Personally, I recommend getting at least a 10Mbps connection. I'm currently running with a 60Mbps cable connection and it works well all the way up to 1080p high definition (HD) resolution. The lower your Internet speed, the lower your resolution. For 720p HD I've found you need at least 20Mbps. The lower levels of bandwidth are fine for 420i and 480p standard definition (SD) watching. Before getting too excited about upgrading your Internet to ever higher speeds though you should keep in mind that there's relatively little 1080p video content out there at this time.
In addition, you really need 802.11n, and have it setup properly. You can make do with 802.11g, but in my experience, you're likely to run into video stuttering from time to time even with plain old 480i TV episodes and movies. Back when 802.11g was as fast as you could get, I just ran Fast Ethernet cable between my router and my early model media extenders rather than bother with Wi-Fi.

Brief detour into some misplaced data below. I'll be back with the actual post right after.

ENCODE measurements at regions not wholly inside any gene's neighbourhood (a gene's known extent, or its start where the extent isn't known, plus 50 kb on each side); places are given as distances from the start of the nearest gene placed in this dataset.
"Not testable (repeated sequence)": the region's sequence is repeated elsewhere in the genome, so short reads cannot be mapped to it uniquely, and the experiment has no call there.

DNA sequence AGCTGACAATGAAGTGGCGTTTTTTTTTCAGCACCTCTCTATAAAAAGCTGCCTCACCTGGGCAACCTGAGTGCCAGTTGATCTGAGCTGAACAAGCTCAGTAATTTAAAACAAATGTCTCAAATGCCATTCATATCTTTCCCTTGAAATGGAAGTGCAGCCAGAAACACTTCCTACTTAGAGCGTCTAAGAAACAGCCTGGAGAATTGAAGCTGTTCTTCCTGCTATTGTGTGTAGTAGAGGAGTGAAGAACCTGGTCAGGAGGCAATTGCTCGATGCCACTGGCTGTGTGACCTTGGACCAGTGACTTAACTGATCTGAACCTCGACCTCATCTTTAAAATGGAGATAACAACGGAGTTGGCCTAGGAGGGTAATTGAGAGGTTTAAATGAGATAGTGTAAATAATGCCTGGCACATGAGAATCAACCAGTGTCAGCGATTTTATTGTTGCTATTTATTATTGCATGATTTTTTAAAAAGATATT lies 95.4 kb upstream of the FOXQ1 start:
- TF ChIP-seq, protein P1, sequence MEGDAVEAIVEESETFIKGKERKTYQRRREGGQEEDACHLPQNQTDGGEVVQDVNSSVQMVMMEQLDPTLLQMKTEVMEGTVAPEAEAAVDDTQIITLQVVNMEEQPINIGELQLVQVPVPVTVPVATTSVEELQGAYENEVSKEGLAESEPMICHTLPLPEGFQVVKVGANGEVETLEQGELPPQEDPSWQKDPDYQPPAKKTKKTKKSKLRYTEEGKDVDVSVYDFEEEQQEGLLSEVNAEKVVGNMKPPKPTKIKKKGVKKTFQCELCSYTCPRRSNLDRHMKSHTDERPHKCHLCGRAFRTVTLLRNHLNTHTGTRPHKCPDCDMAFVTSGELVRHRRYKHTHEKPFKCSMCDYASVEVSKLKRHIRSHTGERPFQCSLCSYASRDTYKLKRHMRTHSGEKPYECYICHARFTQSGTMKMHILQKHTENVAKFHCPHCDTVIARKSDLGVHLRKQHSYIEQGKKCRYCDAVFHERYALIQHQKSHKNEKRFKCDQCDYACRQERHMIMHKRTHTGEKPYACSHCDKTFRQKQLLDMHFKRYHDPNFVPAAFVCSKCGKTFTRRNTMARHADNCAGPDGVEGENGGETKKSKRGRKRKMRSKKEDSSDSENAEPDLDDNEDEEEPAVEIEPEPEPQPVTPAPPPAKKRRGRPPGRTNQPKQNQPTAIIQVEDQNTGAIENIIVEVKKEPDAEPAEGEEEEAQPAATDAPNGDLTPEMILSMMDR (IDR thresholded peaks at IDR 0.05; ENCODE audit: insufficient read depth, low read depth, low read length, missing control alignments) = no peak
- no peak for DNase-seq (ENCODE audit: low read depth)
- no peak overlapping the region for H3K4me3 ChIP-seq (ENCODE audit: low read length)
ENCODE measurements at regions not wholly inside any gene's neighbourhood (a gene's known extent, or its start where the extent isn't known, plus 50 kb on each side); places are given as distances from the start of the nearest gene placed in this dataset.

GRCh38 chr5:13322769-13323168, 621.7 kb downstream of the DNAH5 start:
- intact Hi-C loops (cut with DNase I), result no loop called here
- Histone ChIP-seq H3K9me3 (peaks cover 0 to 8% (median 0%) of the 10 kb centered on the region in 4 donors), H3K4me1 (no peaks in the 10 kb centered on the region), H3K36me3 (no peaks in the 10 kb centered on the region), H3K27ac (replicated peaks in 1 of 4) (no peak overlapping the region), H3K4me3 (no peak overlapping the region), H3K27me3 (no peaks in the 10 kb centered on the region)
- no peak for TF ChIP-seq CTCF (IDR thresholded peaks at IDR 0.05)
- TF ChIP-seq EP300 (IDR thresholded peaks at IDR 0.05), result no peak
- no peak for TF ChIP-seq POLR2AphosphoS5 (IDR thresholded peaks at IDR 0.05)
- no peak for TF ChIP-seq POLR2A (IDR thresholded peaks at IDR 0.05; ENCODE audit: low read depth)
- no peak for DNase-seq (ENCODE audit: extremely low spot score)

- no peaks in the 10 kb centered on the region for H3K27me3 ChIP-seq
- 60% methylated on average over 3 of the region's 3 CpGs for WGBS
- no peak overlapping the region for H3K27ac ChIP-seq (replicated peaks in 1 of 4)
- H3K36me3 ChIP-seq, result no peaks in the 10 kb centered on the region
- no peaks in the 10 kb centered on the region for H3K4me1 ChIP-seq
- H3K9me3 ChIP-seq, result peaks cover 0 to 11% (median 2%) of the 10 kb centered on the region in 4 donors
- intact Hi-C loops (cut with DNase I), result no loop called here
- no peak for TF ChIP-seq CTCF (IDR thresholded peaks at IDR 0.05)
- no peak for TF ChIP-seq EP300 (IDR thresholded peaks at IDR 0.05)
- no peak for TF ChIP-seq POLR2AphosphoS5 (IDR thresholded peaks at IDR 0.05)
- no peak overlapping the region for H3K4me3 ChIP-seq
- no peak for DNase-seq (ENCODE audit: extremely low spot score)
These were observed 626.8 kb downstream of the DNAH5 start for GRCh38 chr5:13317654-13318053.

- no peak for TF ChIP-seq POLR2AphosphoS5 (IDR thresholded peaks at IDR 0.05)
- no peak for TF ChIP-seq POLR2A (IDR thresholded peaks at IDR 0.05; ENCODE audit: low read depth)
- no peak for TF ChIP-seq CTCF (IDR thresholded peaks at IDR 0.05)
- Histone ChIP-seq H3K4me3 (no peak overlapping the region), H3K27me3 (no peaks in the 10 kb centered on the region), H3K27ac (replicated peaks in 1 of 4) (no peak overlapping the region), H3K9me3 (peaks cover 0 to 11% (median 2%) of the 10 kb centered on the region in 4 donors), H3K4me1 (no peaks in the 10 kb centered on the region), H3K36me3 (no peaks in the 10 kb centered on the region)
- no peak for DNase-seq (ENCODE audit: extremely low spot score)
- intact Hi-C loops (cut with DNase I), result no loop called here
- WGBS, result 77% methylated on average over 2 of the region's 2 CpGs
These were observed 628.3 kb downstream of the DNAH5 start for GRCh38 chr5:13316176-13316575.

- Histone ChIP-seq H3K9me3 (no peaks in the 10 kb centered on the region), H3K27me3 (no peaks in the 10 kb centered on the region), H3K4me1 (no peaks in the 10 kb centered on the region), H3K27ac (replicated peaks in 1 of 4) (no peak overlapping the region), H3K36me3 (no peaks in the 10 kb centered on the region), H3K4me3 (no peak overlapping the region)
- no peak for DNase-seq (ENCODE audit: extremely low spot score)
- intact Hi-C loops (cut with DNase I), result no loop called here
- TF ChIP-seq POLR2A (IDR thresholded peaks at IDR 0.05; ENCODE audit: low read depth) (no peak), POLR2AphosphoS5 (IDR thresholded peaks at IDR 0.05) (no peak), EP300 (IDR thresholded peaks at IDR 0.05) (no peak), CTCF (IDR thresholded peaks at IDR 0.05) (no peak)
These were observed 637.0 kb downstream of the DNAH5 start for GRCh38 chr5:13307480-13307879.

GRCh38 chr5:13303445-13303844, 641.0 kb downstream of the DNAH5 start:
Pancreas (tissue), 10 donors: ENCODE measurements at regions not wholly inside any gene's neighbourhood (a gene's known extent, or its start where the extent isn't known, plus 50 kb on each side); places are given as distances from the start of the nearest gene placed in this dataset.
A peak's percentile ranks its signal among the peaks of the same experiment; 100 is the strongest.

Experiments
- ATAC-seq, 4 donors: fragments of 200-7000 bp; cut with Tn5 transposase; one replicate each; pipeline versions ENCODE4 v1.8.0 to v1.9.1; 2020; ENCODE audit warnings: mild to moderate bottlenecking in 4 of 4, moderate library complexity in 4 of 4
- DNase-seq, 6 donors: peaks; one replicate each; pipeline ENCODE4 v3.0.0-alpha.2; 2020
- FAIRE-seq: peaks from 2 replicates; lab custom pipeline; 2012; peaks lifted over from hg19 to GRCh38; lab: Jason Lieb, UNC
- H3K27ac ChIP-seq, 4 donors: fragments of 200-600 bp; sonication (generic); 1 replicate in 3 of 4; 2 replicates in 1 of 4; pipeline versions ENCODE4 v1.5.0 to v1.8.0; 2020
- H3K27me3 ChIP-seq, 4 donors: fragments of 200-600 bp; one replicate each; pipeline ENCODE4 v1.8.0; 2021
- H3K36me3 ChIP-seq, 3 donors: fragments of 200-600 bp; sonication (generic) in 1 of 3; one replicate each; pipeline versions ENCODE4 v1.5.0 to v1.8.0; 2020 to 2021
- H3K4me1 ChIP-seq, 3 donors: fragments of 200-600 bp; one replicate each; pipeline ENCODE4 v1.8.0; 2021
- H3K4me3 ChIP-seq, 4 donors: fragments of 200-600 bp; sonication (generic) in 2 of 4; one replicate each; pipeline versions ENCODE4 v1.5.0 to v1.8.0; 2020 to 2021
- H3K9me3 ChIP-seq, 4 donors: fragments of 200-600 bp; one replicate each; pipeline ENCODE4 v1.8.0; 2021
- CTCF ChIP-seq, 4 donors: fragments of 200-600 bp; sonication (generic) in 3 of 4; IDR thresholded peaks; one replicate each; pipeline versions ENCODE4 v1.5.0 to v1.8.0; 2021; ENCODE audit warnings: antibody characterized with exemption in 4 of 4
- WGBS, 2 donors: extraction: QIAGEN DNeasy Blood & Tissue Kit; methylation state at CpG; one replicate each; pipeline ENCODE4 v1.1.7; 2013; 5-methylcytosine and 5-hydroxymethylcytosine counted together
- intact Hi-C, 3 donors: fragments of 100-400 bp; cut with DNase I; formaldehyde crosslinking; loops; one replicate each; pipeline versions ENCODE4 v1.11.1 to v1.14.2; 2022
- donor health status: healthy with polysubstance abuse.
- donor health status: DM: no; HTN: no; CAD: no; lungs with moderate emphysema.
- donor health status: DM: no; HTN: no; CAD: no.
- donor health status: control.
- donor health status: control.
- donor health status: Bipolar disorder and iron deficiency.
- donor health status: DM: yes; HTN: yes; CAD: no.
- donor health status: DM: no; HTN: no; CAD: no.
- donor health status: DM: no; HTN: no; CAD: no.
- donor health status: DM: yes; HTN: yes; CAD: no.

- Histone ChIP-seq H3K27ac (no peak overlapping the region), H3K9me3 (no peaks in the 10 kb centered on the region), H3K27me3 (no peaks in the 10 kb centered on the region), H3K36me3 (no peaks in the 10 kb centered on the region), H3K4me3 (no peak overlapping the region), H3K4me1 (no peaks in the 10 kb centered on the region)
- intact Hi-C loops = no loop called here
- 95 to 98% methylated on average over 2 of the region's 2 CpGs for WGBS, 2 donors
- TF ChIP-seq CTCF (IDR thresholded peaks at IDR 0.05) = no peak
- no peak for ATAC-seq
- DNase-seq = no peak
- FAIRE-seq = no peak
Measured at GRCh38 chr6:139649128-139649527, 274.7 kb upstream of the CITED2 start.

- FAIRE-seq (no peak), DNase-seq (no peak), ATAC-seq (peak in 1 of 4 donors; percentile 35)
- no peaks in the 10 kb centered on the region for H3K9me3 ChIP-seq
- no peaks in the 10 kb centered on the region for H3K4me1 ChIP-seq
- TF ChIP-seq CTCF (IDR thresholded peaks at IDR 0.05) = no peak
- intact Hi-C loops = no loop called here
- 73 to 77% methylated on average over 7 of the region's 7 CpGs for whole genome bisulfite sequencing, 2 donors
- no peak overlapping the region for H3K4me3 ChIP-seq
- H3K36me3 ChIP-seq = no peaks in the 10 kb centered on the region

So, if you have the Internet and network chops for home Internet video, here's what each of the big three choices bring you.
The Mark 2 Apple TV is a tiny, streaming-only device. Unlike the first Apple TV, you can't store content on it because it has no hard drive. It comes with a High-Definition Multimedia Interface (HDMI), optical audio output, Ethernet, and Micro-USB ports on the back. Most of us though will end up using 802.11a/b/g/n Wi-Fi networking. Of those choices, 802.11n is the one you want to use. The Apple TV can support up to 720p HD video.